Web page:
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Kenyan police killed at least 33 people in Nairobi after elections

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Kenyan police killed at least 33 people in the capital during a crackdown following elections in August, Amnesty International and Human Rights Watch said on Monday.

Excessive force by police against protesters and residents in strongholds of opposition leader Raila Odinga caused the deaths in Nairobi, the report said.

President Uhuru Kenyatta defeated Odinga in the Aug. 8 election and days of protests followed. The Supreme Court last month voided the election citing procedural irregularities and ordered a re-run, which is to be held on Oct. 26.

“Researchers found that although police behaved appropriately in some instances, in many others they shot or beat protesters to death.”

The report is likely to bolster the case of Kenyan activists and rights groups who accuse police of brutality and extrajudicial killings but say few officers are charged and convictions are extremely rare.

Police spokesman Charles Owino did not immediately respond to a request for comment. Police have said only looters and thugs were killed or injured in the violence.

The report said a 9-year-old was shot dead while standing on a balcony and a woman who was eight months pregnant fainted from inhaling teargas and was trampled to death.

The parents of a six-month-old baby said during the violence their child was clubbed by police in her home and died from brain trauma at a hospital several days later.

Odinga withdrew last week from the re-run saying the vote would not be fair, leaving Kenyatta as the only candidate. The president said the election would proceed.

Political uncertainty has blunted growth in Kenya, a Western ally that has East Africa’s richest economy.

For the past two weeks, police used tear gas to disperse opposition demonstrations held twice weekly in the country’s three biggest cities. The protesters had been calling on the election board to make reforms to ensure a fair poll.

On Thursday the government banned demonstrations in the central business district of Nairobi, the coastal city of Mombasa and the western city of Kisumu.

A group of U.N. human rights experts called for the government’s ban on protests to be listed and denounced a “pattern of police brutality” in response to recent demonstrations.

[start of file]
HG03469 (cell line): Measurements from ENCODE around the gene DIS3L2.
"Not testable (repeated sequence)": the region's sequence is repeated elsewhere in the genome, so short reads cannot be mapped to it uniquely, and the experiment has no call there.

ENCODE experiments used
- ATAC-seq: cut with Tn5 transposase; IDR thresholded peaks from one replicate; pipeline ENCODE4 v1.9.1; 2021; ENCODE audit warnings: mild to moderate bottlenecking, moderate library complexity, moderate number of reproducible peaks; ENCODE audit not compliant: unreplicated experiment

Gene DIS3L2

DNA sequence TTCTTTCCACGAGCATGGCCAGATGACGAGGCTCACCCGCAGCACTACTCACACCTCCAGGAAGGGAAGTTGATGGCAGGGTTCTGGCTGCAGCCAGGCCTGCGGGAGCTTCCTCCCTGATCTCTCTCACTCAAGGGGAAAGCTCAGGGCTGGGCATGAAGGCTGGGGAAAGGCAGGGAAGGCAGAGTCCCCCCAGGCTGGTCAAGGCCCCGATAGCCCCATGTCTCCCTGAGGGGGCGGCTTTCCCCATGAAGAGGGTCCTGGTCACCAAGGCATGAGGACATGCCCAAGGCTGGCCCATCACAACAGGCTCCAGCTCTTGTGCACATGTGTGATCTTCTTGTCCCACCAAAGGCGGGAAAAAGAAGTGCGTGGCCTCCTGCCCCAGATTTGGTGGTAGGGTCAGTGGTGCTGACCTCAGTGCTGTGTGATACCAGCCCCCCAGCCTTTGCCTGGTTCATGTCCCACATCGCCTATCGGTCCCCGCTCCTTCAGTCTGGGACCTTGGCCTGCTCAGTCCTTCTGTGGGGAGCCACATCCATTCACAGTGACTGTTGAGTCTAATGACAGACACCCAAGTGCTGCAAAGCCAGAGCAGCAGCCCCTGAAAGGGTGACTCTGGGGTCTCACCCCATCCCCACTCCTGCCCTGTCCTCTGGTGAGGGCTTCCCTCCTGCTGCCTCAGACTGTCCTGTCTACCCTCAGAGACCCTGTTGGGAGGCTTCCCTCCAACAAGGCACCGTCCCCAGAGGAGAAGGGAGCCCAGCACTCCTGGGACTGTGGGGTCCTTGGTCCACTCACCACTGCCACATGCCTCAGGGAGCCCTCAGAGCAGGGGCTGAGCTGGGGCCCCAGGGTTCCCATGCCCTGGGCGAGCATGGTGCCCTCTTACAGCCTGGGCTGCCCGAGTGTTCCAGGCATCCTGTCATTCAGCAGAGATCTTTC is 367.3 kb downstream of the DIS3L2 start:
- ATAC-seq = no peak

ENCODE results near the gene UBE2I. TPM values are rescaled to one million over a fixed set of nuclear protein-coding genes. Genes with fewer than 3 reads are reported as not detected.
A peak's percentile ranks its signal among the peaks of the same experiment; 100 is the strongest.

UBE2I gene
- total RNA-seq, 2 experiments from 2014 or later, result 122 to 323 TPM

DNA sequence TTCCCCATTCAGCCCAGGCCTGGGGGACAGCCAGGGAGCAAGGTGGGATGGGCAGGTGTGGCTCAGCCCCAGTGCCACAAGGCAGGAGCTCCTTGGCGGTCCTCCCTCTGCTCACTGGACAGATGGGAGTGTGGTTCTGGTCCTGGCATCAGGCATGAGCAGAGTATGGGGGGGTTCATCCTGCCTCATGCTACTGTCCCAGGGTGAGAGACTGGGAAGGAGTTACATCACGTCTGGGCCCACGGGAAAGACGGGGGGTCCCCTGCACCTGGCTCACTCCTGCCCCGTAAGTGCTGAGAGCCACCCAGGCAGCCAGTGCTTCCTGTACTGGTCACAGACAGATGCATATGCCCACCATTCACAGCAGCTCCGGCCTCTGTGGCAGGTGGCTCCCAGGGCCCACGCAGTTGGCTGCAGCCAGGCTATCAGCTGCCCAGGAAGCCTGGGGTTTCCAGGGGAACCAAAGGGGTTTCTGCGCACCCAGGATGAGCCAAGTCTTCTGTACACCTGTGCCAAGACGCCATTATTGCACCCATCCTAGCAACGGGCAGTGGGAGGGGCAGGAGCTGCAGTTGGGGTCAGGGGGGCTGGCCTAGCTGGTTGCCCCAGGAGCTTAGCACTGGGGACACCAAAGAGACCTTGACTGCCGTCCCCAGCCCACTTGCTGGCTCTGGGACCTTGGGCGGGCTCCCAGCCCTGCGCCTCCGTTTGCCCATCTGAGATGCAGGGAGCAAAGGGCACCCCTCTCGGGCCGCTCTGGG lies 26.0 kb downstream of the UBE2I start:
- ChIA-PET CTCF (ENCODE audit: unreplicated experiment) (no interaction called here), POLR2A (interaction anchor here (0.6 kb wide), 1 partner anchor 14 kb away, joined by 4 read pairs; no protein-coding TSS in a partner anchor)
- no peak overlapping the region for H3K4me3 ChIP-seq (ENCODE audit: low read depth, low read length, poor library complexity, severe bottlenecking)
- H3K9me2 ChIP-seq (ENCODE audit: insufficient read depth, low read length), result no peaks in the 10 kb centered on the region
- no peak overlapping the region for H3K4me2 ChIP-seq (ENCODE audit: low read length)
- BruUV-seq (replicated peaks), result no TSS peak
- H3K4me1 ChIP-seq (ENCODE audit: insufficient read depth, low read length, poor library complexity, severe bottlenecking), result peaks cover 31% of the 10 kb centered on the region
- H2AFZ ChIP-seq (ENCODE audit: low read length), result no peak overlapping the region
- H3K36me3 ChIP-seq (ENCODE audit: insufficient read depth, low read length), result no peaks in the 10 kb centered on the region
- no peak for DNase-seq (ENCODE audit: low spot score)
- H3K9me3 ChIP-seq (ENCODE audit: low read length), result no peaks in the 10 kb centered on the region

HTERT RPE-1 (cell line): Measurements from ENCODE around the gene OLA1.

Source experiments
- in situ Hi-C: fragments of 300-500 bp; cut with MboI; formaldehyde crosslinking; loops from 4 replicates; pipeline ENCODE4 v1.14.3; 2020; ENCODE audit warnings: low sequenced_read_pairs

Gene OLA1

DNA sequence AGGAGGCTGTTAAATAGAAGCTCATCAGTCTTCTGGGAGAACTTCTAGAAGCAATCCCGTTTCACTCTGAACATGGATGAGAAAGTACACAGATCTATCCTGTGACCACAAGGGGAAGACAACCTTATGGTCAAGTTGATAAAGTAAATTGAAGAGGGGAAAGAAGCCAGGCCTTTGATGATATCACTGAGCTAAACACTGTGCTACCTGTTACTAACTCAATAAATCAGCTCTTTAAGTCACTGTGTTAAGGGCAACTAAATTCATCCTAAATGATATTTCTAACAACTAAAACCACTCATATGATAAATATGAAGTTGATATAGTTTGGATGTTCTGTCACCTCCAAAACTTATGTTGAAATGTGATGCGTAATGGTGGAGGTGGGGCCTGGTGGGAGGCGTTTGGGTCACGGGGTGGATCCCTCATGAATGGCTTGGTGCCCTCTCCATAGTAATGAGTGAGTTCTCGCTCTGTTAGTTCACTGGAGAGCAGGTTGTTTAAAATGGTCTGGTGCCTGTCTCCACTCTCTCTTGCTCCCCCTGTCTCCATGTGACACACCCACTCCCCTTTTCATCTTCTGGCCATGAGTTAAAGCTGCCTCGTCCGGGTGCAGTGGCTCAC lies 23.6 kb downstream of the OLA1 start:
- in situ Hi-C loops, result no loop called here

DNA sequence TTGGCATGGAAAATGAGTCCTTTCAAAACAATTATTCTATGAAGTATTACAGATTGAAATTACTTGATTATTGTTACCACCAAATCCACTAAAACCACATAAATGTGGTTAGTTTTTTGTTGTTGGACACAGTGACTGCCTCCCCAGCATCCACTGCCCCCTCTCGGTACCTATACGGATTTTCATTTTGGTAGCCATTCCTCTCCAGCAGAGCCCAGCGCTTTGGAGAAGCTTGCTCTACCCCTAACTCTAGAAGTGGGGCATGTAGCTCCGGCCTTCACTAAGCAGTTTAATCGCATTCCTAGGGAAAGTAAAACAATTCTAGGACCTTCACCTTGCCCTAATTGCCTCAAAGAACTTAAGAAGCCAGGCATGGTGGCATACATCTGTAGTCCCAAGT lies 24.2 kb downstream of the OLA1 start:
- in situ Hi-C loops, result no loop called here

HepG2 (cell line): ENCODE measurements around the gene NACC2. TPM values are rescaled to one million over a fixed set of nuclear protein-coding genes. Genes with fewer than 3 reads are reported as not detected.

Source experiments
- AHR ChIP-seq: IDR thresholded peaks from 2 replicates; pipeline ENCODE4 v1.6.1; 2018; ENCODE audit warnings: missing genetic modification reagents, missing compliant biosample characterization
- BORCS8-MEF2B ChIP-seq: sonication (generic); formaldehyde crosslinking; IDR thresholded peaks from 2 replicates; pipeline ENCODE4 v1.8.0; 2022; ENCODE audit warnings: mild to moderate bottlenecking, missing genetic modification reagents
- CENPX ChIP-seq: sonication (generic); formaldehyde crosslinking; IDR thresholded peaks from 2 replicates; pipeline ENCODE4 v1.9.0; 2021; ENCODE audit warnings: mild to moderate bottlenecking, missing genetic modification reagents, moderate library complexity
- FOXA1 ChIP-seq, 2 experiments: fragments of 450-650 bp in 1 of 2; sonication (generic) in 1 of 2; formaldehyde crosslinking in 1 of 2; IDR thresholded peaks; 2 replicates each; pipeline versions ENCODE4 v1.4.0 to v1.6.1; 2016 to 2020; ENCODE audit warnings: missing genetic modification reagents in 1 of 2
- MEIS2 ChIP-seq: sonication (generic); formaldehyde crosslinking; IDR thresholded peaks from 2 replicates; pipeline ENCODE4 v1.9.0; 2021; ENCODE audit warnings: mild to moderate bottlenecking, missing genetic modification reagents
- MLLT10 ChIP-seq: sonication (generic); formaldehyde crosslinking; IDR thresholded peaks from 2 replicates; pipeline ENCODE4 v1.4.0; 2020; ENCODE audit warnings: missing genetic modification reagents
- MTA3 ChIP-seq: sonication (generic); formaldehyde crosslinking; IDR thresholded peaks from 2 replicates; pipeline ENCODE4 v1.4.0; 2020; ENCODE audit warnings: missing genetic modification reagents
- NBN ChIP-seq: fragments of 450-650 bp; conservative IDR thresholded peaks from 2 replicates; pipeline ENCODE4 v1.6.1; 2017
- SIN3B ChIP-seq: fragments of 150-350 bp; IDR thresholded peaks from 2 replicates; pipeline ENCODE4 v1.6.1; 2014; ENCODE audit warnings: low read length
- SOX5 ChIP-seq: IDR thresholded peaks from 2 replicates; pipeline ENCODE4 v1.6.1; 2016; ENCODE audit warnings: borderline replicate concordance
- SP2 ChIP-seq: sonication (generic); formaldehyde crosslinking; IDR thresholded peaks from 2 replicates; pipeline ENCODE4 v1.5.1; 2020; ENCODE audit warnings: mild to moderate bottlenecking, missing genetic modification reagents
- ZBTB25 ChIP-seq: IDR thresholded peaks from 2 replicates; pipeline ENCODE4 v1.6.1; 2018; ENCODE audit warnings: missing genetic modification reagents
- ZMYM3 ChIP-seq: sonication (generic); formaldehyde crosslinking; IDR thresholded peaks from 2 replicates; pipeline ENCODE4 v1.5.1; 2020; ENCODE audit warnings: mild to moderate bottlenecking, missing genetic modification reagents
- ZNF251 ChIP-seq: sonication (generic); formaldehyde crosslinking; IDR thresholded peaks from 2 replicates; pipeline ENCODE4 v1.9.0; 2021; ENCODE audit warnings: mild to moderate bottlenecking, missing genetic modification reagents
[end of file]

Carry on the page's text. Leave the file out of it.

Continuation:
The report brings the nationwide number of killings by police after the Aug. 8 vote to more than 45. Human Rights Watch last month documented 12 killings by police in western Kenya, the main opposition stronghold.

The country receives substantial financial support for its security services from the United States, Britain and other international donors.

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President Museveni Orders Refund of Mobile Money ‘Error’ Tax in Uganda

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Yoweri Museveni
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President Yoweri Museveni has ordered the refunding of 1% percent mobile money tax paid by Ugandans.

In a statement issued on a social media platform , Museveni insists that the 1 per cent tax which he ordered to be reduced to 0.5 percent last week was passed in error and he signed the bill knowing it had an error.

The mobile money tax and social media tax which triggered massive outcry were effected at the start of 2018/19 financial year.

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“I signed the law with the error because we could not delay the other measures. However, parliament, when it reconvenes, will be requested to correct it. The ones whose deductions had been made on the basis of 1% should have their money reimbursed,” said Museveni.

Apart from salary earners and those who use banks, Museveni said the earnings of many other Ugandans are not known. He revealed that each day, $52 million moves around in the form of mobile money that translates into $19 billion a year.

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Egypt: 37 persons bag jail terms over illicit human organ trade

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For illegally trafficking in human organs, an Egyptian court has sentenced 37 people to prison terms ranging from three to 15 years.

The rulings which took place on Thursday in Cairo Criminal Court, reported by the state-run Al Ahram newspaper, sentenced six people to 15 years, 11 to seven years and 20 to three years while three people were acquitted.

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The sentences can be appealed.

An investigation found that doctors, medical workers and intermediaries were involved in multiple incidents of illicit organ transplants and harvesting of human organs.

The probe found that the defendants exploited poor Egyptians who sold their organs.

Egypt prohibits the sale of human organs under a 2010 law but some Egyptians, driven by poverty, offer to sell theirs to make ends meet.

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-The Washington Post

 

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